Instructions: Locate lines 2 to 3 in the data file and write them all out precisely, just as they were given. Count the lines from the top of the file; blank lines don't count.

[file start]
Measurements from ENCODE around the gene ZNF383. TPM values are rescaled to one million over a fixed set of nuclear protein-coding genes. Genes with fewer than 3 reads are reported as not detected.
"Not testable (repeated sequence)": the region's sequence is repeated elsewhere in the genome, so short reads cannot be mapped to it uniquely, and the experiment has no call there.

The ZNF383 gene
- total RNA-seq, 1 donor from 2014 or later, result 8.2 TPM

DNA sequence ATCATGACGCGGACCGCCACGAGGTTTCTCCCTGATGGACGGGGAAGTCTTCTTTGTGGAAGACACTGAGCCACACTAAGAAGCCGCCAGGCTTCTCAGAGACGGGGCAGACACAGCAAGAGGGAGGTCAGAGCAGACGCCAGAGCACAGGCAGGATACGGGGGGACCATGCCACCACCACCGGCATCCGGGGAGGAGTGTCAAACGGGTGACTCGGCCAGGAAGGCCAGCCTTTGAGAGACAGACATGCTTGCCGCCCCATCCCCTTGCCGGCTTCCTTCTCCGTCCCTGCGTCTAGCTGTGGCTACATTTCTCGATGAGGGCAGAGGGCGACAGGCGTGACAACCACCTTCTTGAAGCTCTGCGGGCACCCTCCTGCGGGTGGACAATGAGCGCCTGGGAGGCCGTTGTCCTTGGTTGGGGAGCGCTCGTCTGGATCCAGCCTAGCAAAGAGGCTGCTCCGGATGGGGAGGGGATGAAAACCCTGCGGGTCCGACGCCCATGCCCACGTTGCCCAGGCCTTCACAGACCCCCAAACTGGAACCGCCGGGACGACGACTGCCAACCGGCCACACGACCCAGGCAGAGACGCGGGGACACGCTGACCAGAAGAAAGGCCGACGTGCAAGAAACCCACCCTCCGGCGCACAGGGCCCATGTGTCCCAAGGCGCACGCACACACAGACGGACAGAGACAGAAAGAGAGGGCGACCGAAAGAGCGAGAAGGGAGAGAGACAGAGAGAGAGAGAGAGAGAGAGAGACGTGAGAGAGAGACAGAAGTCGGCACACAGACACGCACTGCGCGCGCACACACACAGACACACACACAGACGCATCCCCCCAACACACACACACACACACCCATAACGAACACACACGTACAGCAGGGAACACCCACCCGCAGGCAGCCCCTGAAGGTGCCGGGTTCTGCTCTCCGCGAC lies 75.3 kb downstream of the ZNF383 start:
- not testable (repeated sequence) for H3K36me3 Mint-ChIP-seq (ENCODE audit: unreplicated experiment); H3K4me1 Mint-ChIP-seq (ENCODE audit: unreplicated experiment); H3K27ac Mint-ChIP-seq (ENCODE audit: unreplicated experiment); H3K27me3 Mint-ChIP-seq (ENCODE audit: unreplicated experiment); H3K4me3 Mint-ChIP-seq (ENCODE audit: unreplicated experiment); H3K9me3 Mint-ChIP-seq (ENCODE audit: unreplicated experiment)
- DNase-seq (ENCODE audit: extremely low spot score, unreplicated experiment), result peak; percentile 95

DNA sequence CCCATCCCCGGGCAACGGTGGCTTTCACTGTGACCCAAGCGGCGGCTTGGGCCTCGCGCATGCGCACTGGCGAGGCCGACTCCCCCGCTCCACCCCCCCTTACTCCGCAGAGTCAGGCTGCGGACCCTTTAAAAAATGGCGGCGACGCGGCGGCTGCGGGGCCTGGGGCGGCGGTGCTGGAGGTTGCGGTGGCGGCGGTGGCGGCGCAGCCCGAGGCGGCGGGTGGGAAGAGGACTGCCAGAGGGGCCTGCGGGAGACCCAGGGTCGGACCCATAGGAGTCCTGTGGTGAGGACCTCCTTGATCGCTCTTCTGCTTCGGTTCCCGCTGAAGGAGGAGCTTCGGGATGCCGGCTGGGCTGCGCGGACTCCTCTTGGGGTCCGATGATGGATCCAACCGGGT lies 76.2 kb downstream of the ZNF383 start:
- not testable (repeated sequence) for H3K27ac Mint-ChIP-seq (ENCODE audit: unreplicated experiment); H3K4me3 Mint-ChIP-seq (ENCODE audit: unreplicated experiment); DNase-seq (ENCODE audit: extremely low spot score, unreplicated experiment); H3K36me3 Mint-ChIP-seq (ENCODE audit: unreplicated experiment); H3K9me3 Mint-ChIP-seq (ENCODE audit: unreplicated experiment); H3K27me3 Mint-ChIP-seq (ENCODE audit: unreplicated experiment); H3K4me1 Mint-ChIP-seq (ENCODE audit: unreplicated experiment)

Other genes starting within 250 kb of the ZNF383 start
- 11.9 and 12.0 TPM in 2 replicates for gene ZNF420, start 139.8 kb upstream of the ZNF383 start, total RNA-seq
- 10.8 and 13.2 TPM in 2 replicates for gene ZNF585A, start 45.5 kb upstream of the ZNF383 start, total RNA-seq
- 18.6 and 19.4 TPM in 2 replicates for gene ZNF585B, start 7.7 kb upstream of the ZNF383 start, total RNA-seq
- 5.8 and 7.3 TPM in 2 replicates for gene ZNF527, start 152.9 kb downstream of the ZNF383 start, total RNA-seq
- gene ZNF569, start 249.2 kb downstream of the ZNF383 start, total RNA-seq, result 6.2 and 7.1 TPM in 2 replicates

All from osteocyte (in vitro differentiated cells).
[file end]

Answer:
"Not testable (repeated sequence)": the region's sequence is repeated elsewhere in the genome, so short reads cannot be mapped to it uniquely, and the experiment has no call there.

The ZNF383 gene